A special-needs teacher in South Wales has won pound;250,000 compensation after suffering back injuries in an accident which forced her to give up work.
The 42-year-old spent almost two years on sick leave following the accident in November 1999, which occurred when she attempted to retrieve specialist equipment from the back of a local authority van.
She returned to work in June 2001 but was forced to retire early little more than a year later after her condition deteriorated.
The payment by Ceredigion council is one of five compensation cases pursued by the NASUWT, the second largest teaching union, which have yielded more than pound;550,000 in compensation for its members.
Two cases involved violence by pupils. A Preston teacher won pound;130,000 after being hit on the head by a brick thrown by a child from another school following a confrontation at the school's boundary fence.
A 47-year-old teacher suffering from multiple sclerosis retired after being attacked by a 12-year-old at Kingsdale school in Dulwich, south London.
Her condition was exacerbated by the attack and she was awarded pound;27,500 by the Criminal Injuries Compensation Board. The pupil involved in the attack was cautioned by police after the incident.
In other cases, a Reading Recovery tutor won pound;14,000 from Bristol council after a bookshelf fell on her while she was at work, injuring her shoulder.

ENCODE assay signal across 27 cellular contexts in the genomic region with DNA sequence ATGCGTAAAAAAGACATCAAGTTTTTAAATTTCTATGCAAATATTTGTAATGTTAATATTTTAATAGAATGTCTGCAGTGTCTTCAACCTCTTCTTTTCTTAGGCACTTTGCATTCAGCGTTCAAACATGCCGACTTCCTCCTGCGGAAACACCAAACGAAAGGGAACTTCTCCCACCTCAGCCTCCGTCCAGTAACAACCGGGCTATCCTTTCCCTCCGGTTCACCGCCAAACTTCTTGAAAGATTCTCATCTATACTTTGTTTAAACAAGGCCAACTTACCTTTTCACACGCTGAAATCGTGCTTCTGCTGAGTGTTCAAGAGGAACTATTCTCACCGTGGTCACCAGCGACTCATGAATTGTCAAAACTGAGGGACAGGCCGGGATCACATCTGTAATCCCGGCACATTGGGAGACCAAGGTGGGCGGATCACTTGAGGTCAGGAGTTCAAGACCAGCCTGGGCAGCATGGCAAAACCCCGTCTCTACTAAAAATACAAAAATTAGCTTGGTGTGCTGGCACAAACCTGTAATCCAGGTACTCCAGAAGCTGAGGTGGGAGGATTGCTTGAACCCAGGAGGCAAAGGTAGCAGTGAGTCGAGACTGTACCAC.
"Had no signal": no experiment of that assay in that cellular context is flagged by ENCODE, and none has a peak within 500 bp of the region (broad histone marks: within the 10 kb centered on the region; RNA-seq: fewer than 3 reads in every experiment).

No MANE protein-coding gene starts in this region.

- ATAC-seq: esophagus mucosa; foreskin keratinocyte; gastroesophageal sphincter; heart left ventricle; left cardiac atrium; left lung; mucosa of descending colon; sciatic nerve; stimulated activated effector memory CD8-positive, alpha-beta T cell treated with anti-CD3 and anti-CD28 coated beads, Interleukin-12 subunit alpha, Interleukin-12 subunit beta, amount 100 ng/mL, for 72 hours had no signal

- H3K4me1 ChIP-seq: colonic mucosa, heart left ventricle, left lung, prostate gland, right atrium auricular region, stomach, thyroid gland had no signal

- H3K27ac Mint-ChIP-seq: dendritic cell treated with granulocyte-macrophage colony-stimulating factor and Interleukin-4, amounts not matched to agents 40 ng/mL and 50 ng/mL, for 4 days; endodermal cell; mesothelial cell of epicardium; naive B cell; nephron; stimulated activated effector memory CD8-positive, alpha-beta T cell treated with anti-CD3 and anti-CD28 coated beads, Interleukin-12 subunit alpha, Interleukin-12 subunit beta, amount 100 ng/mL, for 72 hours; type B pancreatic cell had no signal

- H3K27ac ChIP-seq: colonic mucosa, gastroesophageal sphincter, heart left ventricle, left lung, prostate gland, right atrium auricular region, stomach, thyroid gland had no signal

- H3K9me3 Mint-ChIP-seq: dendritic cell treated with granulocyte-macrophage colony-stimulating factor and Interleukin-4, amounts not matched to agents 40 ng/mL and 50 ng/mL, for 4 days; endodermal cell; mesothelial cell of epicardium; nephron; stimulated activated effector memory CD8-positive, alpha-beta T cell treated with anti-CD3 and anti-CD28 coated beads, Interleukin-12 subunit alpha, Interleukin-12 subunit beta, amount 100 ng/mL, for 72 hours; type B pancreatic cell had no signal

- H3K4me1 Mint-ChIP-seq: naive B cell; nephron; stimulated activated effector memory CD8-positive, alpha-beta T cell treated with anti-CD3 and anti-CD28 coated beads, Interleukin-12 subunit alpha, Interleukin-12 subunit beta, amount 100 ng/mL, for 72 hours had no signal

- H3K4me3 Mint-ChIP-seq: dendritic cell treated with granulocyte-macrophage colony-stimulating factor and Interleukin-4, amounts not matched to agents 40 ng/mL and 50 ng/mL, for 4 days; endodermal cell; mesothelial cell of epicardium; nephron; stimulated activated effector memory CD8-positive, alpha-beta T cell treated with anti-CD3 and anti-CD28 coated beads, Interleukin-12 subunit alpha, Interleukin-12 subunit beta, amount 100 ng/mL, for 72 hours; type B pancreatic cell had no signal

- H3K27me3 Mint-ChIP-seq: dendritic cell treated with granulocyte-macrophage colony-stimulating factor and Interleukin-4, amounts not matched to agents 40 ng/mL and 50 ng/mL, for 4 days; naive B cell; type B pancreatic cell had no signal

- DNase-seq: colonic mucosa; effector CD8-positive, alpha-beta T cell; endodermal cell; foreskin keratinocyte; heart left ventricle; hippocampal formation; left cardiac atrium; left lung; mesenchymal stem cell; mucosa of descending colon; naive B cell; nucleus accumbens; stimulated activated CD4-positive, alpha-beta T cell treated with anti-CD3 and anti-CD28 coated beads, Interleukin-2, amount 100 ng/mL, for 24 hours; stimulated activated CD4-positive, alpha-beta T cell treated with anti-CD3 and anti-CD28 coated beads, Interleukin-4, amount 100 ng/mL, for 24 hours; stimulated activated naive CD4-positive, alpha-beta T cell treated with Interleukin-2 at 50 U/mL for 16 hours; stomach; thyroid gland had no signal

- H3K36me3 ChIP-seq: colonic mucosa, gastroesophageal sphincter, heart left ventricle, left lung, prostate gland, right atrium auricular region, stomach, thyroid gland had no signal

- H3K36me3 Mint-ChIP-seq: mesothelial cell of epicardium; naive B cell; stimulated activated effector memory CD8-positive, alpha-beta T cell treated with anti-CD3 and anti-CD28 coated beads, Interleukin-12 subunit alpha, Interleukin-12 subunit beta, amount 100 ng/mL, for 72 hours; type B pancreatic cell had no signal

Lancashire council has had to pay pound;130,000 to a 55-year-old craft and design technology teacher who contracted asthma after inhaling fine particles of sawdust.
The union's solicitors said the condition was caused by inadequate ventilation, a lack of protective equipment and inadequate warning about the risks of exposure to dust.
The teacher involved in the case, who had worked at the same school for nearly 30 years, said: "It was deemed safe enough for kids, but when you're exposed to dust day in and day out, that's very different.
"The big problem was that there was no adequate health and safety training or warnings. I didn't know I was at risk. I thought it was me, not work.
"It's not the school that's responsible. It's the council. It should provide the training and make regular assessments of working conditions.
"If it had done that, then the case would have never arisen and I'd still be doing the job I love."